Tuesday, December 29, 2009

Gloria La Riva: The Cuban Five

Freedom is a Constant Struggle TV show, Oct. 16, 2009.

Guest, Gloria La Riva is national coordinator of the National Committee to Free the Cuban Five, and has worked for decades to end U.S. hostility toward Cuba. She has traveled frequently to Cuba over the past two decades, as well as to Venezuela, Bolivia and Mexico, where she has been an invited speaker at many international events. La Riva has been a key organizer of mass demonstrations with the A.N.S.W.E.R. Coalition, opposing wars from 1991 to the present. In 1998 she produced the award-winning video, Genocide by Sanctions.

La Riva is president of the Typographical Sector, Media Workers Union, Local 39521, CWA. She has also been a candidate for the Peace & Freedom Party and the Party for Socialism and Liberation, running for California Governor and U.S. President, respectively.

In September 2005, days after Hurricane Katrina, La Riva traveled to New Orleans, producing the video “Heroes Not Looters.”

For more information: www.actionsf.org or call (415) 821-6545

Monday, December 28, 2009

Emiliano Echeverria & Pierre Labossiere: Coups in Honduras and Haiti

Freedom is a Constant Struggle TV show, Oct. 23, 2009

Pierre Labossiere, a Haitian national, co-founder of the Haiti Action Committee, has been a long-time social-justice activist and advocate for the Lavalas Party of President Jean-Bertrand Aristide, currently exiled in South Africa. Pierre has also been active in the campaigns to free political prisoners in Haiti and the U.S. Learn more at: www.haitisolidarity.net and www.haitiemergencyrelief.org

Emiliano Echeverria, Central American Scholar, radio DJ, and former Coordinator of "Freedom Is A Constant Struggle" on KPFA Pacifica Radio. Emiliano is also a long-time activist who has traveled often to Cuba where he received excellent medical care and appeared in the film Sicko.

Saturday, December 19, 2009

Crystal Bybee: Kevin Cooper and Mumia Abu-Jamal

Freedom is a Constant Struggle TV show, Oct. 30, 2009.

Crystal Bybee is an activist with the Campaign to End the Death Penalty and the Kevin Cooper Defense Committee. She is a friend of Kevin Cooper's and visits him at San Quentin Prison.

On November 30, 2009 the US Supreme Court rejected Kevin Cooper’s writ of certiorari. Because of this ruling, Kevin is now facing the death penalty, and support is badly needed. To get the latest updates and to learn what you can do to help, please visit: www.savekevincooper.org

The US Supreme Court has yet to rule on the Philadelphia DA’s request to have Mumia Abu-Jamal executed without the benefit of a new penalty hearing. To get the latest updates and to learn what you can do to help, please visit: www.freemumia.com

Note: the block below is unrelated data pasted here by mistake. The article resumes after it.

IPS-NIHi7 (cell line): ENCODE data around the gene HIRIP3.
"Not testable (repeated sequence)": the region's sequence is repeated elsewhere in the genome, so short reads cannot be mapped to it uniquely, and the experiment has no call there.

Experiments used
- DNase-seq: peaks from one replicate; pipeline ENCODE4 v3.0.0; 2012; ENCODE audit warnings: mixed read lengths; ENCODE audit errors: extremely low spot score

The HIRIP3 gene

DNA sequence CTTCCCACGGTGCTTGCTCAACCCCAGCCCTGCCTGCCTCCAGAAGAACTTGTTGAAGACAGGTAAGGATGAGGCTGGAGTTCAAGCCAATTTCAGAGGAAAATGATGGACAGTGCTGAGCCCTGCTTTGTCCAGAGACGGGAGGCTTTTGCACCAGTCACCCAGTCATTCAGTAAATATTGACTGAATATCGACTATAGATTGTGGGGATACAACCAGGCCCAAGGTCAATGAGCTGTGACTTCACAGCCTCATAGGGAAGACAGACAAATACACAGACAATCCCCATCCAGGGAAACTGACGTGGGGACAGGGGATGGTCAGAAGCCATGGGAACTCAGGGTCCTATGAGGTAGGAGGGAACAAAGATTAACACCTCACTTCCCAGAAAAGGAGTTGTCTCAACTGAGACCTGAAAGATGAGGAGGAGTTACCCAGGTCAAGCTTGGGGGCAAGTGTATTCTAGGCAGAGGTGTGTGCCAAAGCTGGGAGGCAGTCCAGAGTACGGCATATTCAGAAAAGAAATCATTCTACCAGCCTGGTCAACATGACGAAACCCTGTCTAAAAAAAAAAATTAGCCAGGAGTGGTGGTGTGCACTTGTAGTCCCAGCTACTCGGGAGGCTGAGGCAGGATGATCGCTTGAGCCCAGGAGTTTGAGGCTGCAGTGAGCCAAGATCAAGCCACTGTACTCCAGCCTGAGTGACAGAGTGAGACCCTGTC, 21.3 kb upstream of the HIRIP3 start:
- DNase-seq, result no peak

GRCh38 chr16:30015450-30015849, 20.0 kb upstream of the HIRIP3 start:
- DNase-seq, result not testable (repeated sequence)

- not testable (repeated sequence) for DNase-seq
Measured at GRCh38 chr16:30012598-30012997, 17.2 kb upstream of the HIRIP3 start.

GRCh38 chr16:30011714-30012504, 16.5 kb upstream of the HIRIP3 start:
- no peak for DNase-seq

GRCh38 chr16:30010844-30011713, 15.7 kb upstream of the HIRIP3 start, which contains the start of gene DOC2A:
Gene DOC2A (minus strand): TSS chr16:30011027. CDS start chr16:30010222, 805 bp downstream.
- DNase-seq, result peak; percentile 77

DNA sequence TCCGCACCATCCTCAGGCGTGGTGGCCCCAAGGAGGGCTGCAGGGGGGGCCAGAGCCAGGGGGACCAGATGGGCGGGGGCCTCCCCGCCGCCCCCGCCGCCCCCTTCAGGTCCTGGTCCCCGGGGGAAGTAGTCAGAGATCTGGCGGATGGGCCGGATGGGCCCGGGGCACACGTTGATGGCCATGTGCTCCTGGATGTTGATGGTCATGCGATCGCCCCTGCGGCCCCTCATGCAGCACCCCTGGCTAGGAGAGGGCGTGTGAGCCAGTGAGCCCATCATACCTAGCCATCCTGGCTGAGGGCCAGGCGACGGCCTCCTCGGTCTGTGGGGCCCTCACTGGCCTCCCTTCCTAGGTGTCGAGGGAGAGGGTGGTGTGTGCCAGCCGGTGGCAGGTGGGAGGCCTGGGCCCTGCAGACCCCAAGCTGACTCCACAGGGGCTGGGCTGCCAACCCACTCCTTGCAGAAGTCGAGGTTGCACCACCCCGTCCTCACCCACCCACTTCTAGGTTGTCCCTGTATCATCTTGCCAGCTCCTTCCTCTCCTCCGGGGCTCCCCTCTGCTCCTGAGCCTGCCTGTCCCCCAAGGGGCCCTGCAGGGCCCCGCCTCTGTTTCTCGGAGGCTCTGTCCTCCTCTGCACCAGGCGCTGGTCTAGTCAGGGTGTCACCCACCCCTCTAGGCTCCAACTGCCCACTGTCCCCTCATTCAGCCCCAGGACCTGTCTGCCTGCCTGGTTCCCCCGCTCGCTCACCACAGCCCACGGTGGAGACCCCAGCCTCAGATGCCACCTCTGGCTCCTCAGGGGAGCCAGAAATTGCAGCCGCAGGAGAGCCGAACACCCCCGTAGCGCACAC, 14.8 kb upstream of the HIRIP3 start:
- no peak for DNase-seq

Bobby Seale: The Attica Uprising

Freedom is a Constant Struggle TV show, Sept. 11, 2009.

Guest – Bobby Seale, Founding Chairman of the Black Panther Party, organizer, author, consultant, mentor, and current producer of “Bobby Seale's R.E.A.C.H! Chronicles: An on-line SOCIAL CHANGE magazine-journal.” A revolutionary humanist, Bobby also continues to speak at colleges and universities across the country about social change from the sixties to the future.

Largely in response to the death of George Jackson in August, New York's Attica State Prison rebels staged a four-day uprising, Sept. 9 - 13, 1971, during which they called for specified observers to mediate the standoff between the rebels (holding guards hostage) and the Administration. On Sept. 11, Bobby entered the prison to act as a negotiator of prisoners' demands. Unfortunately, NY Governor Nelson Rockefeller decided to end the prison takeover with a military assault that killed 29 prisoners and 10 guards with another 85 wounded, some of whom would die later.

Learn more about Bobby Seale at www.bobbyseale.com

Thursday, December 17, 2009

Phavia Kujichagulia: Fast Food or Fresh Fruit?

Freedom is a Constant Struggle TV show, November 06, 2009.

Phavia Kujichagulia, a Griot / Djialli (Oral Historian), musician, writer, poet, dancer who utilizes music, poetry and dance to heal and reveal history -- was a professor of Ethnomusicology and African Civilizations at World College West and Stanford University’s Workshop on Political and Social Issues. For more than 16 years, she taught Creative Writing and Performance Art for the California Department of Corrections at Folsom, Soledad, Vacaville, Susanville and San Quentin Prisons. Her performances include the World Drum Festival, National Black Expo, and the John Coltrane Festival. Her most recent CD is "THE HUMAN RACE." Phavia currently writes for the SF Examiner, and you can read her articles here.

Homelessness in San Francisco and the US

Freedom is a Constant Struggle TV show, November 13, 2009.

This episode looks at the homelessness crisis in San Francisco and throughout the US.